PMQs - The Verdict
As Gordon Brown entered the chamber to face David Cameron he would be forgiven for thinking that whatever was about to happen it couldn't be worse than last week - and so it proved to be. Since then the focus has shifted from Brown's leadership to that of the Liberal Democrats, and the absence of Sir Menzies Campbell on the frontbench told its own story of how treacherous life at the top can be. But David Cameron was in his place, and as the longest serving major party leader a comparative veteran at these events.
Normal service resumed
Relief all around on Labour faces just now after 30 minutes of PMQs. Gordon Brown was solid, combative, prime ministerial. He look composed. He also had his MPs on side this time. Geoff Hoon must have put the word round for a better performance from the backbenches. From the off they hit the Tories with plenty of noise, nearly drowning out Graham Brady (nope, wasn't his moment).
The Brown Cameron clash at PMQs
Brown better today, but that's not saying much. The Labour benches were obviously under instructions to cheer, but they still look on without expression with only a handful (Jack Straw especially) nodding to Brown’s points. But he still stammers and allows himself to be shouted down by the Tories. His new line (mentioned five times) is that there is a £6bn black hole in Tory plans, latching on to the dodgy maths in the Tory non dom calculation. Quite right too, a good target.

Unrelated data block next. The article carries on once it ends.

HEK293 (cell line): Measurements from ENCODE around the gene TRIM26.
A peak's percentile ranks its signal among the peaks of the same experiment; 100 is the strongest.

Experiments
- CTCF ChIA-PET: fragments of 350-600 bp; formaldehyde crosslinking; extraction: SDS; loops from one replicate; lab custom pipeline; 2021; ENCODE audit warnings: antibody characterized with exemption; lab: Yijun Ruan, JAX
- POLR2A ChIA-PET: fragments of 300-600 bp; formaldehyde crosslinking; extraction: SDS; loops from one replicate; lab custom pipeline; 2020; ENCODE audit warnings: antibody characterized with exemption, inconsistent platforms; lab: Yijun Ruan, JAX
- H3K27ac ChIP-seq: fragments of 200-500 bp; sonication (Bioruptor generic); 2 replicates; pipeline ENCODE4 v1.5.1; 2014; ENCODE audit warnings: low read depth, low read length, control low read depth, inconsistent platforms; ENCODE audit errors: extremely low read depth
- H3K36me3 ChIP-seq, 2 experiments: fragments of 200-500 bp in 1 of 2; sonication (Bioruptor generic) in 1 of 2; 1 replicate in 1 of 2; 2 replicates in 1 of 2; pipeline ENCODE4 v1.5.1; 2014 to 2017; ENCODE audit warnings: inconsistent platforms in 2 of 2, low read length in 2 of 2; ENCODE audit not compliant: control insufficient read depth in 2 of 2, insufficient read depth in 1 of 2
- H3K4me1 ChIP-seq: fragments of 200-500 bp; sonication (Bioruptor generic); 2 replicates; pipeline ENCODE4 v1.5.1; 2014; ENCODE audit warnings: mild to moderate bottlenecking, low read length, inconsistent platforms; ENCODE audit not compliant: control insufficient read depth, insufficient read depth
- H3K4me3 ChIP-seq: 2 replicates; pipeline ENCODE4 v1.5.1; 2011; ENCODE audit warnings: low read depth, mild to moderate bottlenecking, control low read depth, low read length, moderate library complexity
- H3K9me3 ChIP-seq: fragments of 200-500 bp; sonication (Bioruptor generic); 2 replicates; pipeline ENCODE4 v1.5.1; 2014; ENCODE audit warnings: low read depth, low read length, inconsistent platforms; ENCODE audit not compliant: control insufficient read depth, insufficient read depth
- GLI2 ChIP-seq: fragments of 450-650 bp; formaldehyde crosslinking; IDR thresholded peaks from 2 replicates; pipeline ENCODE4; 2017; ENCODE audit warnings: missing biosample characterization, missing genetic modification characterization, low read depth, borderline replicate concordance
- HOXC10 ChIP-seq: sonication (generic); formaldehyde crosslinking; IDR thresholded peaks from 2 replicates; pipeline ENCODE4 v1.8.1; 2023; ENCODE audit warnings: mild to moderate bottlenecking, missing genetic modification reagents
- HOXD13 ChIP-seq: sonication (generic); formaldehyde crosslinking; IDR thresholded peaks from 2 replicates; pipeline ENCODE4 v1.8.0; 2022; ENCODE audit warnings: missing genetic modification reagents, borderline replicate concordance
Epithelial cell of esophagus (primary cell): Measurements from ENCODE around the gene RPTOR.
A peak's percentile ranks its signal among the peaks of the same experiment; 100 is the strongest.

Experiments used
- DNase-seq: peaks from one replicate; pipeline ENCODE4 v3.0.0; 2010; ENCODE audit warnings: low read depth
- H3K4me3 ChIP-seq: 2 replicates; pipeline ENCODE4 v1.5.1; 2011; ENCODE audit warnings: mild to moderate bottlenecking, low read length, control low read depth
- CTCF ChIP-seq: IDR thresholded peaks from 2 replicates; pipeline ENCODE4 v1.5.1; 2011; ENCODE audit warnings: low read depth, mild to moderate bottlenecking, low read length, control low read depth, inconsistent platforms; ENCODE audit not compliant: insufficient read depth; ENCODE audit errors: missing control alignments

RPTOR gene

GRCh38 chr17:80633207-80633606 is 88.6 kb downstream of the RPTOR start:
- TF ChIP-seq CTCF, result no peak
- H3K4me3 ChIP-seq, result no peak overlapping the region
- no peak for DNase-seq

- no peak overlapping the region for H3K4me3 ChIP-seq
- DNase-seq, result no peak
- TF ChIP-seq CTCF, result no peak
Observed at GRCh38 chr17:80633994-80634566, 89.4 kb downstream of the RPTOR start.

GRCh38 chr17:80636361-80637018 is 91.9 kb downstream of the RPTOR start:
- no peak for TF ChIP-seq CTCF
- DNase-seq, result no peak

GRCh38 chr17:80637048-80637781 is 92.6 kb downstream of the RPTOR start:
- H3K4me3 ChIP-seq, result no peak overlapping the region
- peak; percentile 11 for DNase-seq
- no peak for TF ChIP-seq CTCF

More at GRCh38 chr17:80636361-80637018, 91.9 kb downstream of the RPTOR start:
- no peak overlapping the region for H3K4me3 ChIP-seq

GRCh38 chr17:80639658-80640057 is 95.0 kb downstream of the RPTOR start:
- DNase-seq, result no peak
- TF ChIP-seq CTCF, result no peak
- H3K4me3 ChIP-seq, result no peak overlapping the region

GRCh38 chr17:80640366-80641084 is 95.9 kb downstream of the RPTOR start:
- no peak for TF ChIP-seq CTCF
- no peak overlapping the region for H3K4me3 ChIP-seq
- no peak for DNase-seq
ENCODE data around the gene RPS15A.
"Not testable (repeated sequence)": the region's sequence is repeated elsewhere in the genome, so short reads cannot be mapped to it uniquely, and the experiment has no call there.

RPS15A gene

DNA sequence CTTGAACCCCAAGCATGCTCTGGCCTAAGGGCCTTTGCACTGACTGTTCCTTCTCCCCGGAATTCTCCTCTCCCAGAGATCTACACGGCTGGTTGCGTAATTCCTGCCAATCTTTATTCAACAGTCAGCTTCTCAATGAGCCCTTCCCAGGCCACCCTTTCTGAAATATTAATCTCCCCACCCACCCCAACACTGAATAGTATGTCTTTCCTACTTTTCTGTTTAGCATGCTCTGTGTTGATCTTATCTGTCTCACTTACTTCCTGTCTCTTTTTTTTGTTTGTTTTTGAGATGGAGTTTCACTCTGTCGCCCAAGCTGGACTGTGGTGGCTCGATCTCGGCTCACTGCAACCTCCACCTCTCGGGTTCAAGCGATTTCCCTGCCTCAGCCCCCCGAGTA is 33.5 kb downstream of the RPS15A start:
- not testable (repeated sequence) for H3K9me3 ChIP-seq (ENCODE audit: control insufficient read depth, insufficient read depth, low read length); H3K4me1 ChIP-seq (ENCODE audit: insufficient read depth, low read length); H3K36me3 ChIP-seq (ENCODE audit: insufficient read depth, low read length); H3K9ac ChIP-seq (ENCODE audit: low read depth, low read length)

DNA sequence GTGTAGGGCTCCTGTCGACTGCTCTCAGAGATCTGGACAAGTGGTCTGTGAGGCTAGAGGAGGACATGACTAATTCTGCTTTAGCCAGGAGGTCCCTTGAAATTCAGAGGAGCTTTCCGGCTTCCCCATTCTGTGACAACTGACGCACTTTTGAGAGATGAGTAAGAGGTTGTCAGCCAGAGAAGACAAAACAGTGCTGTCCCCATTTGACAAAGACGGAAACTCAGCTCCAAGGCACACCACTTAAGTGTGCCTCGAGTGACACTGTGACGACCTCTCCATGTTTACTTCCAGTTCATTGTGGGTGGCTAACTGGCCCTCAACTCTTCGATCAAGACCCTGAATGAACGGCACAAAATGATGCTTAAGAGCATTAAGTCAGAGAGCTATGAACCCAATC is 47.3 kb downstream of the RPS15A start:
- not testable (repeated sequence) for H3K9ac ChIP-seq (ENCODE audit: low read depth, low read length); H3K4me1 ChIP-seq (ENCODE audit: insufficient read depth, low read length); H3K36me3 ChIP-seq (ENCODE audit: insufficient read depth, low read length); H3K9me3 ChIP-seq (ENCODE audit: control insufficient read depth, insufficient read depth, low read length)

PMQs: Same Old, Same Old...
Having had Gordon on the back foot last week, Dave decided to go try an attack on the NHS, always a dodgy decision for the Tories. Dave asked about targets and quoted various people who considered them to be limiting their work, Gordon defended targets and quoted other people. This went on for four questions as their voices increased in volume and nothing new was learned. Dave asked why Gordon wouldn’t listen to the people who worked in the NHS, Gordon responded that it was precisely because he listened to the British people that….and then I lost consciousness.
It couldn't have got any worse for Brown from last week and so it proved. Cameron was just not quite hitting the mark and Brown was batting things away nicely. Too often Cameron sounded like he was stuck on last week - calling for an election isn't going to work every week and sounded very out of place. Cameron's assault on the NHS was easily dealt with by Brown and made his questions on Europe sound like he was changing the subject because he was getting nowhere with Health - which inevitably took the sting out of any calls for a referendum. All the same, Brown didn't land too many punches either - though he will be the more relieved of the two of them! I score it a draw.